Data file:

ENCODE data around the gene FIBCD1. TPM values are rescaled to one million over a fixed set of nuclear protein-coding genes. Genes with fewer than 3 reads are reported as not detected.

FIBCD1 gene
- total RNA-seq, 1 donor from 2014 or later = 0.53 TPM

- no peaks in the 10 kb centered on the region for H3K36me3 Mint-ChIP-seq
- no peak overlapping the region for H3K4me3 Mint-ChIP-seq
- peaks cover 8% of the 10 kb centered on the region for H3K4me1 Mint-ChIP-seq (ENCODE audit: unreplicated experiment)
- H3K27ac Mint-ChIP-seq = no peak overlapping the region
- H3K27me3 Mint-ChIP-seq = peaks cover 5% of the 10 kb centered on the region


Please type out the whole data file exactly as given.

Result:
ENCODE data around the gene FIBCD1. TPM values are rescaled to one million over a fixed set of nuclear protein-coding genes. Genes with fewer than 3 reads are reported as not detected.

FIBCD1 gene
- total RNA-seq, 1 donor from 2014 or later = 0.53 TPM

- no peaks in the 10 kb centered on the region for H3K36me3 Mint-ChIP-seq
- no peak overlapping the region for H3K4me3 Mint-ChIP-seq
- peaks cover 8% of the 10 kb centered on the region for H3K4me1 Mint-ChIP-seq (ENCODE audit: unreplicated experiment)
- H3K27ac Mint-ChIP-seq = no peak overlapping the region
- H3K27me3 Mint-ChIP-seq = peaks cover 5% of the 10 kb centered on the region